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The Coronation of the King

What are your plans for this weekend?

kings coronation

This weekend we celebrate the King's Coronation a huge special day in history to remember for the rest of your life!!

These are the details that have been released by Buckingham Palace – including the ceremony start time, the procession route and the priceless Crown Jewels chosen to play a part in the proceedings.

Locally where I live in Essex we are having a “Big Lunch” with many Royal themed activities such as Disney Princesses walking around, art stations to make and colour crowns, Vintage car show, food and beverage stalls, Volunteer’s stands, British games such as coconut shy, bouncy castles and live music all day.

The King’s Coronation will take place on Saturday, May 6, with the ceremony held at Westminster Abbey. Brits have been given an extra Bank Holiday on Monday to mark the occasion.

Invitations have been sent out a number of months ago to the King’s Coronation and were sent to thousands of guests, including more than 850 community and charity representatives from across the UK. The invite used the the title ‘Queen Camilla’ for the first time in an official capacity.

Communities are being encouraged to come together for street parties on the Sunday following the ceremony as part of the ‘Big Lunch’, while a volunteering drive will take place on the Monday to encourage people to help out in their local communities.

The ceremony will take place at Westminster Abbey. An official start time of 11am has been given.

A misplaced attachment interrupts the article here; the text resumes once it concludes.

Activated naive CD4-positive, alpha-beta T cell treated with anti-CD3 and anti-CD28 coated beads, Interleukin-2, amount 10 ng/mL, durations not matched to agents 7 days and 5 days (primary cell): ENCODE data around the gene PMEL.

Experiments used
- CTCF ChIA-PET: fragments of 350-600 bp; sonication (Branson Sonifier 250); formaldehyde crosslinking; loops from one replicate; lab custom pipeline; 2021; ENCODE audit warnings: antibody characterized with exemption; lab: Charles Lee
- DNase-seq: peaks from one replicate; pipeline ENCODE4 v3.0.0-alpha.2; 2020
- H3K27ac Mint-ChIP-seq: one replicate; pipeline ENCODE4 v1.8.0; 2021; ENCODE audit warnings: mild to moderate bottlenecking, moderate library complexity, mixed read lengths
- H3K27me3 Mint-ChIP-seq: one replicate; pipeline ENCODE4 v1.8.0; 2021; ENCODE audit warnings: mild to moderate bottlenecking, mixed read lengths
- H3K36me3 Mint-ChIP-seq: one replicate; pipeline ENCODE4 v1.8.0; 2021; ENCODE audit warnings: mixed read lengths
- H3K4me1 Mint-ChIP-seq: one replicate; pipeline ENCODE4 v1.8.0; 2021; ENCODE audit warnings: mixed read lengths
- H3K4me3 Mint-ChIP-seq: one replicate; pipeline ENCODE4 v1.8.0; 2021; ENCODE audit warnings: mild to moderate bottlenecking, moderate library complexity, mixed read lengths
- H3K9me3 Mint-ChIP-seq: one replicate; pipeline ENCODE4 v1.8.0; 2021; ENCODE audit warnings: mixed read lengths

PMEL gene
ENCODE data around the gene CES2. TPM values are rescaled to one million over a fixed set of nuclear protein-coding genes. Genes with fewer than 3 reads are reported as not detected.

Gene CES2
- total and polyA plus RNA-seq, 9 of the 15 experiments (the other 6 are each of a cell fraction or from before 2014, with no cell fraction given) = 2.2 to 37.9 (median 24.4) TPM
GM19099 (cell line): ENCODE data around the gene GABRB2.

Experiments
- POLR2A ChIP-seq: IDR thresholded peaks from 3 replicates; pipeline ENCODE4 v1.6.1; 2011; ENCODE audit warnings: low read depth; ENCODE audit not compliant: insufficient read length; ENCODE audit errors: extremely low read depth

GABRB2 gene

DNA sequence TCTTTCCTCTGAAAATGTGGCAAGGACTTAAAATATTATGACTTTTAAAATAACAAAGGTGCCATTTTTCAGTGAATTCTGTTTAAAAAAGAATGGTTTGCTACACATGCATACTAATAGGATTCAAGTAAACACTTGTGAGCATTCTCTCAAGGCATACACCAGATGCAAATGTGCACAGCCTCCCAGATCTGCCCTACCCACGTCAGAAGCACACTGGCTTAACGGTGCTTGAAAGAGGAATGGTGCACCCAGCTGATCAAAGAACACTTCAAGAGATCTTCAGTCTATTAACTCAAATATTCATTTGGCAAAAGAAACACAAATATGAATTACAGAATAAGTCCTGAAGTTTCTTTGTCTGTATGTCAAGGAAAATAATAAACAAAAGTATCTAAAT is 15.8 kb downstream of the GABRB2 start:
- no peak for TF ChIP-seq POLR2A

The service will be conducted by the Archbishop of Canterbury and Buckingham Palace has said that it “will reflect the Monarch’s role today and look towards the future, while being rooted in longstanding traditions and pageantry”.

King Charles and Queen Camilla will be arriving at the ceremony in a short procession from Buckingham Palace, known as The King’s Procession. After the service, they will return to Buckingham Palace in a larger ceremonial procession alongside members of the Royal Family, known as The Coronation Procession.

The King’s Procession will follow a 1.3 mile route through central London to the Abbey. It will be a little bit shorter than the Queen’s outward procession in 1953, which was 1.6 miles long.

From Buckingham Palace, the King and Queen will travel down The Mall via Admiralty Arch, along the south side of Trafalgar Square, along Whitehall and Parliament Street, around the east and south sides of Parliament Square to Broad Sanctuary to arrive at the Abbey. The King and Queen will be accompanied by The Sovereign’s Escort of the Household Cavalry for the King’s Procession.

For the Coronation Procession, on their way back to Buckingham Palace, the King and Queen will travel the same route in reverse. This is a quite a change from Charles’ mother’s return procession, which saw her take a five-mile route around London to see as many people as possible.